They did not get the places right: they mixed up Chelm with Chelmno, for instance.
Man, is he mixed up in a whole lot of different stuff, from karate to Elvis impersonating to fiction writing.
How did the most American of retailers get mixed up with a hoity-toity Parisian boutique?
"My name is Andrea Frottier, and I hope you don't mind that I mixed up, but I am a compulsive ambulance chaser," I told her.
He then mixed up his own at the table—oil cut with a dash of water.
They say, Janet is mixed up 'long with a feller what painted her, over on the Hills!
Then came the image of Philip; and that horror was mixed up with whatever was most ludicrous.
Then you must be mixed up with some extraordinary proceedings!
She took it to Hattie from some feeling that she was mixed up in this thing.
Our driver, a merry fellow, called out that we must look out "not to get mixed up of a heap," and rattled at it.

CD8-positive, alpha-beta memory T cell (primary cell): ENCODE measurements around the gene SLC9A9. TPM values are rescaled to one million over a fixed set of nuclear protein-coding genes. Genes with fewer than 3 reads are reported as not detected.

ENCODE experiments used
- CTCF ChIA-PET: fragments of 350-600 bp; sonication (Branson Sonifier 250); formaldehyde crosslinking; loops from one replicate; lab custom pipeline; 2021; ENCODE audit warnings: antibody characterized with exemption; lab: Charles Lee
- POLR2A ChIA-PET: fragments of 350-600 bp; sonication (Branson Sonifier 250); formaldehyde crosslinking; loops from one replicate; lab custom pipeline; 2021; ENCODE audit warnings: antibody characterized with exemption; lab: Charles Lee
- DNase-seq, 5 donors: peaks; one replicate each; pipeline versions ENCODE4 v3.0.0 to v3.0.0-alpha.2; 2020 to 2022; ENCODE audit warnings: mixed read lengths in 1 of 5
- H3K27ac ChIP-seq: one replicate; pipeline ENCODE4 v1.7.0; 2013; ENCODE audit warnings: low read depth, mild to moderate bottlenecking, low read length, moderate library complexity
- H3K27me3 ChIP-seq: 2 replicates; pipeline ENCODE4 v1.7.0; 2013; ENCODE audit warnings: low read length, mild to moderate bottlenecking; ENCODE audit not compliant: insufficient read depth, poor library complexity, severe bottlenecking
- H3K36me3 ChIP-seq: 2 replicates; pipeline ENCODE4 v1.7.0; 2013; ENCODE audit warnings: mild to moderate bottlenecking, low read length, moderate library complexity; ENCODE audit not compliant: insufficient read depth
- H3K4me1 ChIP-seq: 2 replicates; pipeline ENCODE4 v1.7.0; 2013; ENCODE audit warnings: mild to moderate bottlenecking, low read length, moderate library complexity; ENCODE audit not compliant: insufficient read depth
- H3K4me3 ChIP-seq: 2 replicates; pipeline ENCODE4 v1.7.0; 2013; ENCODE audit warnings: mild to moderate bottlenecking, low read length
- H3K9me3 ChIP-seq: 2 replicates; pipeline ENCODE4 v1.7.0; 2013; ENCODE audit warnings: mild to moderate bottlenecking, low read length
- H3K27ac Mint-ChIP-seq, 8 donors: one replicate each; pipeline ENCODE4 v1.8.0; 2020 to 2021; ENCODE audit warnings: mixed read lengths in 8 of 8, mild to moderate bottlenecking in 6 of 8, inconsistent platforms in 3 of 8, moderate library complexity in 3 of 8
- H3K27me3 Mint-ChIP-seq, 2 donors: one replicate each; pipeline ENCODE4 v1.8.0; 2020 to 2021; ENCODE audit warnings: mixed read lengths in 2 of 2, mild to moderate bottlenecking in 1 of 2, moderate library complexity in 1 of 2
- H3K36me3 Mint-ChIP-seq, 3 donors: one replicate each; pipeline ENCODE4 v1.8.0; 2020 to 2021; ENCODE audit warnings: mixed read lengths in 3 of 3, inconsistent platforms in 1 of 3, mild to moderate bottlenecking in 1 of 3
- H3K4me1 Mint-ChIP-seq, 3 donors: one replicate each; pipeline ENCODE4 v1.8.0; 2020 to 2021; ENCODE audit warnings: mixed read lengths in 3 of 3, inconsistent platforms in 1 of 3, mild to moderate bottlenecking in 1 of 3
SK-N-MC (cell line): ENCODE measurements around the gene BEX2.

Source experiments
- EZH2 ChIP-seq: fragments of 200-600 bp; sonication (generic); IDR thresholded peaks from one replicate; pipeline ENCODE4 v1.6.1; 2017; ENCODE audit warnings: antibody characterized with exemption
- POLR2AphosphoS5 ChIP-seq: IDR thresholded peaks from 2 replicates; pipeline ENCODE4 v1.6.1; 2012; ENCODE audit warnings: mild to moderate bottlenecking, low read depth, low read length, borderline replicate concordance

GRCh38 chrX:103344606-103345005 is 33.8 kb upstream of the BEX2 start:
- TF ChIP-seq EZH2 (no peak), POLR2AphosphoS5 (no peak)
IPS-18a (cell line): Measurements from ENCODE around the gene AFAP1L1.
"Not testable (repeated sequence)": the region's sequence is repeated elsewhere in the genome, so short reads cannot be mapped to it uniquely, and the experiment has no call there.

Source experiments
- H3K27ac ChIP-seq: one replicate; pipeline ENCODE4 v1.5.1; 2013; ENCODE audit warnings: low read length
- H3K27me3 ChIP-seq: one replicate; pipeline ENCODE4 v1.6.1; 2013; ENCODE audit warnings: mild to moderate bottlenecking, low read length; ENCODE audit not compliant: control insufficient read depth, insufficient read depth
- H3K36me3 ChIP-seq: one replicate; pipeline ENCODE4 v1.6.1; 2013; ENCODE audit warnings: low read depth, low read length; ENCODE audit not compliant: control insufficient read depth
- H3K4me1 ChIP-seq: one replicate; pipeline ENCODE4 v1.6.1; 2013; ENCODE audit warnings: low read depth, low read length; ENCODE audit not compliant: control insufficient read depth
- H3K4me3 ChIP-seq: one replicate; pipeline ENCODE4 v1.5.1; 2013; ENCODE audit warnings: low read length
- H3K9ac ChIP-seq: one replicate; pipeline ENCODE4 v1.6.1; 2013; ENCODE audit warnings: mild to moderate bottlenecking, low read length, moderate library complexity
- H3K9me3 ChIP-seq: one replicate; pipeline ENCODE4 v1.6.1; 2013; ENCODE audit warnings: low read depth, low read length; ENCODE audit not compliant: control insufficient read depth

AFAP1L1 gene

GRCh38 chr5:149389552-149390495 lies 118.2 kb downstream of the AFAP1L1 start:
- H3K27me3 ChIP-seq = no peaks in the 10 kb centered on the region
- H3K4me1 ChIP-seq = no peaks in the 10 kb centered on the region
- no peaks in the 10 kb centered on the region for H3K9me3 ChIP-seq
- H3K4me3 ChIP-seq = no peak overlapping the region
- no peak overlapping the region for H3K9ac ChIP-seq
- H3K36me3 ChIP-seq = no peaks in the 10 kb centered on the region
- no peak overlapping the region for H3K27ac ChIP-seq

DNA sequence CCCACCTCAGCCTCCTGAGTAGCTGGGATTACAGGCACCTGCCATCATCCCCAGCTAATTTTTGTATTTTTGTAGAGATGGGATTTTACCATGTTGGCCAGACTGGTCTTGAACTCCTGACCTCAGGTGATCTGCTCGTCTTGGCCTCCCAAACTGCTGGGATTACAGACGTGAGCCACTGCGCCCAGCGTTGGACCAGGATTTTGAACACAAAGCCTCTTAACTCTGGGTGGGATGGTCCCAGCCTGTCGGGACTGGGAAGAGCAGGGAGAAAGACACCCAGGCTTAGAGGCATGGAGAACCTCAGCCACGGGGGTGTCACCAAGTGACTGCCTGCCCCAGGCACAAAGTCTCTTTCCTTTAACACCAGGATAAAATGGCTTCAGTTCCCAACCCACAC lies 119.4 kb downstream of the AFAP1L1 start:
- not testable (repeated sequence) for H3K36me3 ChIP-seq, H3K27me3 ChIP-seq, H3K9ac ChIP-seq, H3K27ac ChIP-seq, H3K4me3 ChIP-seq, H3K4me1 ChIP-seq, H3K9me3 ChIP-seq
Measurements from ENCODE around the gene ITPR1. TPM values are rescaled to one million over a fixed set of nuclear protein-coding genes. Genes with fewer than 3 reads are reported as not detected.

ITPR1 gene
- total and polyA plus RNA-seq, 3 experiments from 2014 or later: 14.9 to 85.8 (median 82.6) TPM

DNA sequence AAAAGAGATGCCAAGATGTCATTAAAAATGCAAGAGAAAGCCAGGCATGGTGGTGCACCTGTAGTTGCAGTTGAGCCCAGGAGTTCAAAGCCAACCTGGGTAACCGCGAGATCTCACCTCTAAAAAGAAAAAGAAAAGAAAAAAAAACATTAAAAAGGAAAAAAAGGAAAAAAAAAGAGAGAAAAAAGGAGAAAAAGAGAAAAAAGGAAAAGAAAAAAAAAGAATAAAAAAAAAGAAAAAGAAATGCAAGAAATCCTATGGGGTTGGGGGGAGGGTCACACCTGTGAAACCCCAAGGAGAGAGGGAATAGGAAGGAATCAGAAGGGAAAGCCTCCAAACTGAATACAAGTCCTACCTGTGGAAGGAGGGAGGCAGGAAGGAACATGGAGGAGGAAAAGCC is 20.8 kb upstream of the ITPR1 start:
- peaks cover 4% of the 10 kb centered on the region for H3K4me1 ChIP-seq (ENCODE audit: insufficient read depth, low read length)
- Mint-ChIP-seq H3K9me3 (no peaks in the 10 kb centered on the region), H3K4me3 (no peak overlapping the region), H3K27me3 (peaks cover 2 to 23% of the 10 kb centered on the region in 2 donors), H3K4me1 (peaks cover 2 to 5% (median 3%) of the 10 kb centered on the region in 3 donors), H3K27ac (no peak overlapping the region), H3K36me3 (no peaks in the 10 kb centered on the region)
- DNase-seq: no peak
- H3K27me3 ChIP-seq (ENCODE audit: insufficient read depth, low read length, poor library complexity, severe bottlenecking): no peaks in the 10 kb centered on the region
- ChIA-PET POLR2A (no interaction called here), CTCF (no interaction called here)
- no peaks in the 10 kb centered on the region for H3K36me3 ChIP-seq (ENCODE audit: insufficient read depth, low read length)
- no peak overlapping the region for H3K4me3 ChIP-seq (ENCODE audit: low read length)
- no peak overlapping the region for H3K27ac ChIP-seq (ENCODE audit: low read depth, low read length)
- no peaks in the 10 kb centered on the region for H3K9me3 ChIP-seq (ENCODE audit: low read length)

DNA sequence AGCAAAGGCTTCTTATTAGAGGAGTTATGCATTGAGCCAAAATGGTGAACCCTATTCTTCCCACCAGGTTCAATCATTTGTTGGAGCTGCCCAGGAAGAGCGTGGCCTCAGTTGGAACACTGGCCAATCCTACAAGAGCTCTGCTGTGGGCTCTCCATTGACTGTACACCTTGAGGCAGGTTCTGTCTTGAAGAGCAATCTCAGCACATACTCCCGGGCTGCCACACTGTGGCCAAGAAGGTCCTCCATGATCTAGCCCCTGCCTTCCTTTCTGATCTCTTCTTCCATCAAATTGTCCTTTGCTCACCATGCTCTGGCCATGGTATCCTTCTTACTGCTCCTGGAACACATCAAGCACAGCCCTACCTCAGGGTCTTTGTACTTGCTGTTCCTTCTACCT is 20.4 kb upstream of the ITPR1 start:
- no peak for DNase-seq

1530s, back-formation from Middle English myxte (early 15c.) "composed of more than one element, of mixed nature," from Anglo-French mixte, from Latin mixtus, past participle of miscere "to mix, mingle, blend; fraternize with; throw into confusion," from PIE *meik- "to mix" (cf. Sanskrit misrah "mixed," Greek misgein, mignynai "to mix, mix up, mingle; to join, bring together; join (battle); make acquainted with," Old Church Slavonic mešo, mesiti "to mix," Russian meshat, Lithuanian maišau "to mix, mingle," Welsh mysgu). Also borrowed in Old English as miscian. Related: Mixed; mixing.
1580s, "act of mixing," from mix (v.).
(often the mix) A mixture; combination of components; medley: most important element in an auto maker's marketing mix/ I enjoy what callers bring into the mix (1959+)
To fight; mix it: Them last two babies mixed many times a month (1921+)